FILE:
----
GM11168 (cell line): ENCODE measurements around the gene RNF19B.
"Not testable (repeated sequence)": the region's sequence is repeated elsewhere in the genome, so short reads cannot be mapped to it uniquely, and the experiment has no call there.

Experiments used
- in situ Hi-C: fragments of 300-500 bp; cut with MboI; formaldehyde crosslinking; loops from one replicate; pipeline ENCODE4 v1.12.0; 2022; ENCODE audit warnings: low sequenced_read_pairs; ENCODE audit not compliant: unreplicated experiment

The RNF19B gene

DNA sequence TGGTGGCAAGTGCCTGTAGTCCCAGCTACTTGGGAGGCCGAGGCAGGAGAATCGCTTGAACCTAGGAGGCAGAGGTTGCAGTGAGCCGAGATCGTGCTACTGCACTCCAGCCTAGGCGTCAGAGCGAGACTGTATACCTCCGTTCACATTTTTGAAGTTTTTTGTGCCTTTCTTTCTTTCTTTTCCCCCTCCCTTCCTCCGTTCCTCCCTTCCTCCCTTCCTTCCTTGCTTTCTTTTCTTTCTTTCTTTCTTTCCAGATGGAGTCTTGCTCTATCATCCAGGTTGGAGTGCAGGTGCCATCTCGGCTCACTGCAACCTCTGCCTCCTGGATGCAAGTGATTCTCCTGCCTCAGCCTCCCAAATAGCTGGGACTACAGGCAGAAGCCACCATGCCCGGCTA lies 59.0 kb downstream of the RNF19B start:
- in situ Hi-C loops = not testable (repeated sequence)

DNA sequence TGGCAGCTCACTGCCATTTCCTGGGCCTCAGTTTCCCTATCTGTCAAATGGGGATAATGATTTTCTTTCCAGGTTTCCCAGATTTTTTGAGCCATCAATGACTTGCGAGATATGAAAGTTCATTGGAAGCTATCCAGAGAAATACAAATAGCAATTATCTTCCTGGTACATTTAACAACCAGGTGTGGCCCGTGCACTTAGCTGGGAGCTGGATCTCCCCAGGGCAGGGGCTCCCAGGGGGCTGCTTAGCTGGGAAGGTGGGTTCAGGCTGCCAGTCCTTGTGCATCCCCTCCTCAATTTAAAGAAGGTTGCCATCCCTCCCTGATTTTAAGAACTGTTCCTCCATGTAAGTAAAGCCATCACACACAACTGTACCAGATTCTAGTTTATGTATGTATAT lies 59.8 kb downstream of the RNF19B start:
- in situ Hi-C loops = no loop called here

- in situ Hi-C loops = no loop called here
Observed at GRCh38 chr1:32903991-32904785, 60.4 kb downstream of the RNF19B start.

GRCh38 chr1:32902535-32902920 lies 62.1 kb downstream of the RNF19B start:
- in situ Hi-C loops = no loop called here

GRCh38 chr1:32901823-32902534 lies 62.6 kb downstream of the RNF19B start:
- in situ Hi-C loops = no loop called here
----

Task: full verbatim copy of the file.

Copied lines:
GM11168 (cell line): ENCODE measurements around the gene RNF19B.
"Not testable (repeated sequence)": the region's sequence is repeated elsewhere in the genome, so short reads cannot be mapped to it uniquely, and the experiment has no call there.

Experiments used
- in situ Hi-C: fragments of 300-500 bp; cut with MboI; formaldehyde crosslinking; loops from one replicate; pipeline ENCODE4 v1.12.0; 2022; ENCODE audit warnings: low sequenced_read_pairs; ENCODE audit not compliant: unreplicated experiment

The RNF19B gene

DNA sequence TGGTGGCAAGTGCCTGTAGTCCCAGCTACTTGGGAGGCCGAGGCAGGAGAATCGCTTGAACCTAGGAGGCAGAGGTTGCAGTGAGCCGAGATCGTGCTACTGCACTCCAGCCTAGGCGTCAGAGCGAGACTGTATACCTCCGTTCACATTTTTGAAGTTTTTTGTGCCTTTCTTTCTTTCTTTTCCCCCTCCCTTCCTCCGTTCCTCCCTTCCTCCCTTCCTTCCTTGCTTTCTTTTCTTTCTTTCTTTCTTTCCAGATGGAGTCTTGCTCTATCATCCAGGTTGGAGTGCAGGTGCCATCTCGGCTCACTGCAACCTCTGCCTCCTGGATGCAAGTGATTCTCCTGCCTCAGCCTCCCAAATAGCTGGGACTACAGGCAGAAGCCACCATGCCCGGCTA lies 59.0 kb downstream of the RNF19B start:
- in situ Hi-C loops = not testable (repeated sequence)

DNA sequence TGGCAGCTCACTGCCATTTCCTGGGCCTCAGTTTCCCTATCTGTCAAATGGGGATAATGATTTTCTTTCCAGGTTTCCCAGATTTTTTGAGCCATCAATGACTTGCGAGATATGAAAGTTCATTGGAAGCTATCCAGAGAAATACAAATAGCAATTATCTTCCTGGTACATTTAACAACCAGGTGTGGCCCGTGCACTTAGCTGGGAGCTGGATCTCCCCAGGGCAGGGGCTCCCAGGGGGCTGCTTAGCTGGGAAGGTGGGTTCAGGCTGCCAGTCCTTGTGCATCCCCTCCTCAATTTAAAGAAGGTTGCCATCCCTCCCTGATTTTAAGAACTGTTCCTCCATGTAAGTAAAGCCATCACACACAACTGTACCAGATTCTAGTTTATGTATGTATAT lies 59.8 kb downstream of the RNF19B start:
- in situ Hi-C loops = no loop called here

- in situ Hi-C loops = no loop called here
Observed at GRCh38 chr1:32903991-32904785, 60.4 kb downstream of the RNF19B start.

GRCh38 chr1:32902535-32902920 lies 62.1 kb downstream of the RNF19B start:
- in situ Hi-C loops = no loop called here

GRCh38 chr1:32901823-32902534 lies 62.6 kb downstream of the RNF19B start:
- in situ Hi-C loops = no loop called here